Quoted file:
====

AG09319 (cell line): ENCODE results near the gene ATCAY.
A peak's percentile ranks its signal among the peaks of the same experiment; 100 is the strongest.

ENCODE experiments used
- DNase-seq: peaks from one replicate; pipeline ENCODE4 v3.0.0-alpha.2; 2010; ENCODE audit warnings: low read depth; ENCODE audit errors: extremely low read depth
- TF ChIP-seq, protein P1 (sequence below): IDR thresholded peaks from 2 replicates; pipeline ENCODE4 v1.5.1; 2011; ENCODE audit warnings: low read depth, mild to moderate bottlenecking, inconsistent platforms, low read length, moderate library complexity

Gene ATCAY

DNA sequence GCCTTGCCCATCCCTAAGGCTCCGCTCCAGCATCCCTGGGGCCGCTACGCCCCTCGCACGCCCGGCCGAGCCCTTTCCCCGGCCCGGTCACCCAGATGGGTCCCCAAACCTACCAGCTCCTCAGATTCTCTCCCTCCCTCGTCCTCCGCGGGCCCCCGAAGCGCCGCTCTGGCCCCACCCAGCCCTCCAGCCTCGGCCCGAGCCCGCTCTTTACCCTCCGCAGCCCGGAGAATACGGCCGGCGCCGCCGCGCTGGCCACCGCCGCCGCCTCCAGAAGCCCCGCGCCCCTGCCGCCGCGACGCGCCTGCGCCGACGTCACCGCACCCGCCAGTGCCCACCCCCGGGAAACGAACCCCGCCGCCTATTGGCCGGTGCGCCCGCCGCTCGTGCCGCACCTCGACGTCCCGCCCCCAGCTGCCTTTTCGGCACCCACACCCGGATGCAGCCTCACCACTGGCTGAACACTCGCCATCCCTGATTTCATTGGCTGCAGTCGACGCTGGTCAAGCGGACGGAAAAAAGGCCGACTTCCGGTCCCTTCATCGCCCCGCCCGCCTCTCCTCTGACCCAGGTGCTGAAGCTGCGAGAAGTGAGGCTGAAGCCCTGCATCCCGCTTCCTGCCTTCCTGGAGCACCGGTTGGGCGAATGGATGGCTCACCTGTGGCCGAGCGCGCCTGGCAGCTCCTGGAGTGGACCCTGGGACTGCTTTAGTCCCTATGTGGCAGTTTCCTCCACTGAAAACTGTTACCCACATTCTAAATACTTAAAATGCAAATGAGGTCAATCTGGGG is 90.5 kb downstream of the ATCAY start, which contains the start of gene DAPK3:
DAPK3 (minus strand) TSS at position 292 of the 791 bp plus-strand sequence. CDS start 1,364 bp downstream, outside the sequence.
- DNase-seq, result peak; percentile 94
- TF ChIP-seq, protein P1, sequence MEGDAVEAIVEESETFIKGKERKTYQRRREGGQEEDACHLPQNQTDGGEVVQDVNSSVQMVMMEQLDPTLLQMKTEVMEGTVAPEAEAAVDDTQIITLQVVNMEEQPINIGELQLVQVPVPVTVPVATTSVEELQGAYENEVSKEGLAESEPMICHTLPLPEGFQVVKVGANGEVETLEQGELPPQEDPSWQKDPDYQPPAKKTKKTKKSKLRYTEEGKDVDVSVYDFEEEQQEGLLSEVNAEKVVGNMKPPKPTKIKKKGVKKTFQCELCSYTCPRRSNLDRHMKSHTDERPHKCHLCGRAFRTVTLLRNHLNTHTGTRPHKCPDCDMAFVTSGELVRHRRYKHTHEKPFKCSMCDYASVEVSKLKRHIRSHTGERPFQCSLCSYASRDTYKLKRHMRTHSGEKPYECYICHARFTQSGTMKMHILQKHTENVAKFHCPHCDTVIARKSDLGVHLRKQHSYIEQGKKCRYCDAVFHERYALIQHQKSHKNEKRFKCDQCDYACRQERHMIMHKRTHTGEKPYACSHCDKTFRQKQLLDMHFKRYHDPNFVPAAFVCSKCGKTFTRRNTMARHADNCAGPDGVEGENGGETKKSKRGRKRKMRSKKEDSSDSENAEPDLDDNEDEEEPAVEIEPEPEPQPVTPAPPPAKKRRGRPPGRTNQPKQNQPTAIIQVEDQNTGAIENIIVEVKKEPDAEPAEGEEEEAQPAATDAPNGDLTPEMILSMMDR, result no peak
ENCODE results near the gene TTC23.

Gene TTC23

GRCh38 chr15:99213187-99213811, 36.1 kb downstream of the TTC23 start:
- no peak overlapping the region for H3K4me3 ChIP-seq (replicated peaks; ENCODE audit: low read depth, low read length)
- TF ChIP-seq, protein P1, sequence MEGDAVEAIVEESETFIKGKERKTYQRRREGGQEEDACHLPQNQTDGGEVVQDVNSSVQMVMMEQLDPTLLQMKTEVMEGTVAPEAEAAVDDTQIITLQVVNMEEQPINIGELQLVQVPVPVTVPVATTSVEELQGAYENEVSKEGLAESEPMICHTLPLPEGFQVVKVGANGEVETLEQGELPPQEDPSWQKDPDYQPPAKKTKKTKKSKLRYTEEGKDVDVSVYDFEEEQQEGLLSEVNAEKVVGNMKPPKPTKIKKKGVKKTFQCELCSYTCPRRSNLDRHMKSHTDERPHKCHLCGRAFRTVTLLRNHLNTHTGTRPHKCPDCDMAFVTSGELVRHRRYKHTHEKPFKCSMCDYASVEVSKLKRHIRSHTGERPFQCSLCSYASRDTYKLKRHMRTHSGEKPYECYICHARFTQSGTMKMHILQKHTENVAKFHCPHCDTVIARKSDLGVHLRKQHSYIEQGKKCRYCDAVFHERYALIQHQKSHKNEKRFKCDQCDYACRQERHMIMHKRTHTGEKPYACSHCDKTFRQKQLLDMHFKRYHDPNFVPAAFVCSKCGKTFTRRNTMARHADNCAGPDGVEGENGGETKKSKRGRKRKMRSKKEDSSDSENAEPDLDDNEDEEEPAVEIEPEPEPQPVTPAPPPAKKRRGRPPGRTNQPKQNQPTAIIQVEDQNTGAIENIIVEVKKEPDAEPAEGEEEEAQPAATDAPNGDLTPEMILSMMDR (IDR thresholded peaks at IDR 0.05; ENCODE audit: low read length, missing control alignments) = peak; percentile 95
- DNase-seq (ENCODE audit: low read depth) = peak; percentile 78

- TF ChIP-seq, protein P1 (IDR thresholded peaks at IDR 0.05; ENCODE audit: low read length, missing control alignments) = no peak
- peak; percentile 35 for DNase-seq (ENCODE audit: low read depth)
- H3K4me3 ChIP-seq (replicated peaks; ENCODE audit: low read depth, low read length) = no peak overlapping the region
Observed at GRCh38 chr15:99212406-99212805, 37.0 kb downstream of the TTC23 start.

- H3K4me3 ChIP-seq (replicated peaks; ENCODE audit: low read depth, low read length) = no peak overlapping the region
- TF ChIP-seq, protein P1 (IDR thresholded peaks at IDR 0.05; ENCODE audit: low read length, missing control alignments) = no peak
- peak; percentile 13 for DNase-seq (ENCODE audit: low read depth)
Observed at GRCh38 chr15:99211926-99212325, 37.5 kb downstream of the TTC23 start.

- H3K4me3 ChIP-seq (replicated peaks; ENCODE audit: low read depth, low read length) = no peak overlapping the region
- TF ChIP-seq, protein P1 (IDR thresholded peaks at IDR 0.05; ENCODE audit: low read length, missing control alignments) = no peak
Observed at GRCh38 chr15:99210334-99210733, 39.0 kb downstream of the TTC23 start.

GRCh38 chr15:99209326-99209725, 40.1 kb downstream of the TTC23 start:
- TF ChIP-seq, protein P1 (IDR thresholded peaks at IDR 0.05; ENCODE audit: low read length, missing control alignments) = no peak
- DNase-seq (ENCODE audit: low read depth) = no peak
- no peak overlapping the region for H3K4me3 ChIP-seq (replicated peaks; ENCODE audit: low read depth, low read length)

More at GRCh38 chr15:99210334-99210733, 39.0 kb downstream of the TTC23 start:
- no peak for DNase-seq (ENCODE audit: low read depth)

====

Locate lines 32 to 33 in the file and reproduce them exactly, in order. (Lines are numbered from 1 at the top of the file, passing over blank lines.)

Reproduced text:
More at GRCh38 chr15:99210334-99210733, 39.0 kb downstream of the TTC23 start:
- no peak for DNase-seq (ENCODE audit: low read depth)